Falling water level in rivers

For an agricultural country like Pakistan, the ever-worsening shortage of water is a grave issue

April 13, 2022

The gravity of the water availability situation in Pakistan can be gauged from the fact that it ranks 14th on the list of 17 countries hard hit by water shortage. Every summer water shortage in the country aggravates due to a variety of reasons. One important reason is the run-away rise in population. This year, summer has set in early. It is only April and the tidings as to the availability of water in the country’s major rivers are not encouraging. The water level in rivers and dams has fallen to alarming levels due to the absence of rain in March.

What is making matters worse is that in the previous winter only 37 inches of snow fell against the annual average of 50 inches. This snow is melting at an excruciatingly low speed. All this has resulted in diminishing the amount of water in the country’s major rivers. Till a few days ago, Mangla Dam had only 3,54000 acre feet of water against its capacity of seven million acre-feet. Now there is only 90,000 cusecs of water in all big rivers, including the Indus, against the past-decade average of 137,700 cusecs. Snow on the mountains will likely melt in the next two months improving the availability of water in the rivers and dams. In the rainy season, the situation is expected to improve further.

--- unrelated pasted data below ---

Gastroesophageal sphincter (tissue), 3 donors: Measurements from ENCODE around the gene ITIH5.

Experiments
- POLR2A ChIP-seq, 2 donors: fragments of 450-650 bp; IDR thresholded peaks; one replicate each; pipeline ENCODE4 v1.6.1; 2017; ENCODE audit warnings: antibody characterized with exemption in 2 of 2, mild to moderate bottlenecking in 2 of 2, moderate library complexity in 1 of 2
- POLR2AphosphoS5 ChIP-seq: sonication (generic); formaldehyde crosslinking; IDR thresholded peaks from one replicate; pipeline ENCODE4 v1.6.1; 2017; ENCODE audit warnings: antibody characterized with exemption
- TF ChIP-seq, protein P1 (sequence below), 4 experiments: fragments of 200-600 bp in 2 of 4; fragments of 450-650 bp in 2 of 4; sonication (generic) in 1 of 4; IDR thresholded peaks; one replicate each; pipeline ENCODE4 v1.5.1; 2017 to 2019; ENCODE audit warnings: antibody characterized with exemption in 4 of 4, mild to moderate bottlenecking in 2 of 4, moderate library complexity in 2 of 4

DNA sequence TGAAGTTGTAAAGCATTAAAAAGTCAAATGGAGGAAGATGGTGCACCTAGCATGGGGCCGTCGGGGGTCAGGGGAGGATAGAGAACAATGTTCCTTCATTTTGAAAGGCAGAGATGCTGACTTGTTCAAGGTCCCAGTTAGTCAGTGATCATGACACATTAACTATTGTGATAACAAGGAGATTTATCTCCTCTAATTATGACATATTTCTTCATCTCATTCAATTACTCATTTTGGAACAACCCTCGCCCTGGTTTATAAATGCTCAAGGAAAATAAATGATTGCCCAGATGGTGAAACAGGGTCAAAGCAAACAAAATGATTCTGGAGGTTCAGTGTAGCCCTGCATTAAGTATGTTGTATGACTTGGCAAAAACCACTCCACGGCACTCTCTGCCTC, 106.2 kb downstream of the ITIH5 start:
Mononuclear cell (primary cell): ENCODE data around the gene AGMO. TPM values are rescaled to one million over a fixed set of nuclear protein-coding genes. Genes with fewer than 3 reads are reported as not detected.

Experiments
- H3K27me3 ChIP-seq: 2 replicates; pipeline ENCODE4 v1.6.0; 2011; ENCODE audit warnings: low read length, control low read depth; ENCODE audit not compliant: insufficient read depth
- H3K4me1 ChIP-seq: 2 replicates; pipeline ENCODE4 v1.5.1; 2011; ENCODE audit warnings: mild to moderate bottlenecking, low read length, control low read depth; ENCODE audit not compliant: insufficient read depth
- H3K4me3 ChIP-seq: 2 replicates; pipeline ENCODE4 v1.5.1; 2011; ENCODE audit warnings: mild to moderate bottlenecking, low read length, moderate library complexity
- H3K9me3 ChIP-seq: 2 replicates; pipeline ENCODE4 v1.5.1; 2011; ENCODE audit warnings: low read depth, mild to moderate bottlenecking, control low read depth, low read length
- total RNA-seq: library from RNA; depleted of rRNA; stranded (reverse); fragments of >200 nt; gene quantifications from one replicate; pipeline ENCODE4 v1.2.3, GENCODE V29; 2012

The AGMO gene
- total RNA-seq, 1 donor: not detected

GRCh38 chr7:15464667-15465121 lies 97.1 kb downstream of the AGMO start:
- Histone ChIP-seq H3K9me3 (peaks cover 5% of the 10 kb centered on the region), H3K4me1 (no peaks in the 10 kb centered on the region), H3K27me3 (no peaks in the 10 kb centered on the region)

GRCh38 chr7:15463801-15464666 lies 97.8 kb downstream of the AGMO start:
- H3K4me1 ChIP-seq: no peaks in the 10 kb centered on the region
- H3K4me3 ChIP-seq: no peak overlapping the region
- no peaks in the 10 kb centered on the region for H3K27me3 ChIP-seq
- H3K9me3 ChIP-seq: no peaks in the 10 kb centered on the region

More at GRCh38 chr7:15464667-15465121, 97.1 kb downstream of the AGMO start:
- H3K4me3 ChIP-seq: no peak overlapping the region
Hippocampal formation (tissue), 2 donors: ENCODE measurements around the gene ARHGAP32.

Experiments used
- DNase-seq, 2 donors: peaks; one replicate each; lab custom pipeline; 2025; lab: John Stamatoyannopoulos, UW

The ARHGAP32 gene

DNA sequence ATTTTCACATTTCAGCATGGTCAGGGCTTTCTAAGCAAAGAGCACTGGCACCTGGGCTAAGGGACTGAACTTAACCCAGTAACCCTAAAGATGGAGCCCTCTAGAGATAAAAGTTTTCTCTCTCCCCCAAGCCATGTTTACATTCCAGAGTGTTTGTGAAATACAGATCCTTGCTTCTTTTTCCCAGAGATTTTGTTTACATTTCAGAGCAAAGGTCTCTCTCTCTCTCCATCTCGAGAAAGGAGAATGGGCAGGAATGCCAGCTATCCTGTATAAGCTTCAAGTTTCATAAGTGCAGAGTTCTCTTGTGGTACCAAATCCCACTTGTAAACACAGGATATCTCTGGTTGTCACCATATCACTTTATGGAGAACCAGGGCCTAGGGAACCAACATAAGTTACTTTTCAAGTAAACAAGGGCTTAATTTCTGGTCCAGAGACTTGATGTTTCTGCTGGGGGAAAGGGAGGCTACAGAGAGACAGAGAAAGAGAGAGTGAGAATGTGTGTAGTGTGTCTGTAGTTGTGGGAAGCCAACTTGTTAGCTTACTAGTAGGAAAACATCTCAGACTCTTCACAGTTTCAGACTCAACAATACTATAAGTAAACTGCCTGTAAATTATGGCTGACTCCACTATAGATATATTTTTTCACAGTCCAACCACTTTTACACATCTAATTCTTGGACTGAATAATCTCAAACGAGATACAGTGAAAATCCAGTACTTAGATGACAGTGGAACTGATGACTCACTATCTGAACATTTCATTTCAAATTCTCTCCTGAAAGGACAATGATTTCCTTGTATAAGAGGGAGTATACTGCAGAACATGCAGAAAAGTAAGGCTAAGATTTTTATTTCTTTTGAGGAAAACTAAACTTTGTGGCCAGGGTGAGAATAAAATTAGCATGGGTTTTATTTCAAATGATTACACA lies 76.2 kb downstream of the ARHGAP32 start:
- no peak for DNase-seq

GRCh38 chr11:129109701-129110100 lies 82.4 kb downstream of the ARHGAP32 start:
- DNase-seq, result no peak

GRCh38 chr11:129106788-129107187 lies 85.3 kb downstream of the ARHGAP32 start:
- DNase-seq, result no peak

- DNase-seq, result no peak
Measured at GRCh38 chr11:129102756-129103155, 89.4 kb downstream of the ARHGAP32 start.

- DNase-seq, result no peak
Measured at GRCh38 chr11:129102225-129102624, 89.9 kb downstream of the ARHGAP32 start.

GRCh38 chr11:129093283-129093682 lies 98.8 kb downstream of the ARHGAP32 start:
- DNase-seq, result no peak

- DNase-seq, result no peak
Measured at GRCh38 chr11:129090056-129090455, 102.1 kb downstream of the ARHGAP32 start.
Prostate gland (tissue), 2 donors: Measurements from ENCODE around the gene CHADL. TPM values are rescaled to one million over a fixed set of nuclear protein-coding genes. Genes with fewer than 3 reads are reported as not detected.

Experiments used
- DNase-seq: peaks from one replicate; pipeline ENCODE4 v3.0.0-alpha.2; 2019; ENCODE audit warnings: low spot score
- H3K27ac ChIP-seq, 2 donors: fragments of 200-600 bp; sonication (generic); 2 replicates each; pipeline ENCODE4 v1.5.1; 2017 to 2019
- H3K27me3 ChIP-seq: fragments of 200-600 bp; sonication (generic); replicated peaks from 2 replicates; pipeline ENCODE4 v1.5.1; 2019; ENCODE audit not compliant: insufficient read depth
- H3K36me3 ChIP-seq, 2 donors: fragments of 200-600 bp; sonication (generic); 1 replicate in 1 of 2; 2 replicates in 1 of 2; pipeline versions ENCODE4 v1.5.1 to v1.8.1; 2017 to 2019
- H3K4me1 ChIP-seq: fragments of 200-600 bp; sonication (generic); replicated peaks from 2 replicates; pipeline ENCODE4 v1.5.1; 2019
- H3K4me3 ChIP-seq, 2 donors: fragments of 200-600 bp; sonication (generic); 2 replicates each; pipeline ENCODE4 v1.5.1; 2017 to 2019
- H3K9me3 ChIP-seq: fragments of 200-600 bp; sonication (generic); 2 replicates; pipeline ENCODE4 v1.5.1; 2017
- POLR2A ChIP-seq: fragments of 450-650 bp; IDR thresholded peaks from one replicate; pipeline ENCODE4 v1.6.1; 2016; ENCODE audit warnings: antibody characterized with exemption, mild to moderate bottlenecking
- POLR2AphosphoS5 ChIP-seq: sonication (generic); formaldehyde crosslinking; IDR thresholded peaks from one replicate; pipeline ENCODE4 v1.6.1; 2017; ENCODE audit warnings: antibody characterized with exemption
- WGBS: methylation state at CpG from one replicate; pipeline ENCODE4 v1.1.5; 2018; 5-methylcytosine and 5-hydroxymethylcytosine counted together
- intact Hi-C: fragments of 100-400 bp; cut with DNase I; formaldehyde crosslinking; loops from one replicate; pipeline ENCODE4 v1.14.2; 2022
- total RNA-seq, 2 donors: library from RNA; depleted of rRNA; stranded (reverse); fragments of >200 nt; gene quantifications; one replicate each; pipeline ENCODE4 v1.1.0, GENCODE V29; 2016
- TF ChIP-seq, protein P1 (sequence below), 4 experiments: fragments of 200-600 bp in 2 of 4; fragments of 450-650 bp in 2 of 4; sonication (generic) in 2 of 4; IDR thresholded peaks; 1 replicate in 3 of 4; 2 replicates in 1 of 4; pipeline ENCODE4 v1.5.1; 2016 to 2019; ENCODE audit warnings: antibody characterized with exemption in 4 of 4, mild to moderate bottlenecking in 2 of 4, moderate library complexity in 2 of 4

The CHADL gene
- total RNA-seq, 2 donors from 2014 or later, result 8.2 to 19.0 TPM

For an agricultural country like Pakistan, the ever-worsening shortage of water is a grave issue. It is impacting the economy seriously as the country has to import large amounts of food commodities like wheat, lentils, edible oil and sugar. The international commodity prices have increased to record levels due mainly to the Russia-Ukraine war. The two warring nations are major producers of wheat, oilseeds and fertiliser, so the food import bill of countries like Pakistan would increase further. The growing water shortage in Pakistan is also due to the effects of climate change. The country lacks water storage capacity too as one-third of the rainwater that it receives either flows into the sea or evaporates. Unfortunately, this has been going on for years.

Published in The Express Tribune, April 13th, 2022.

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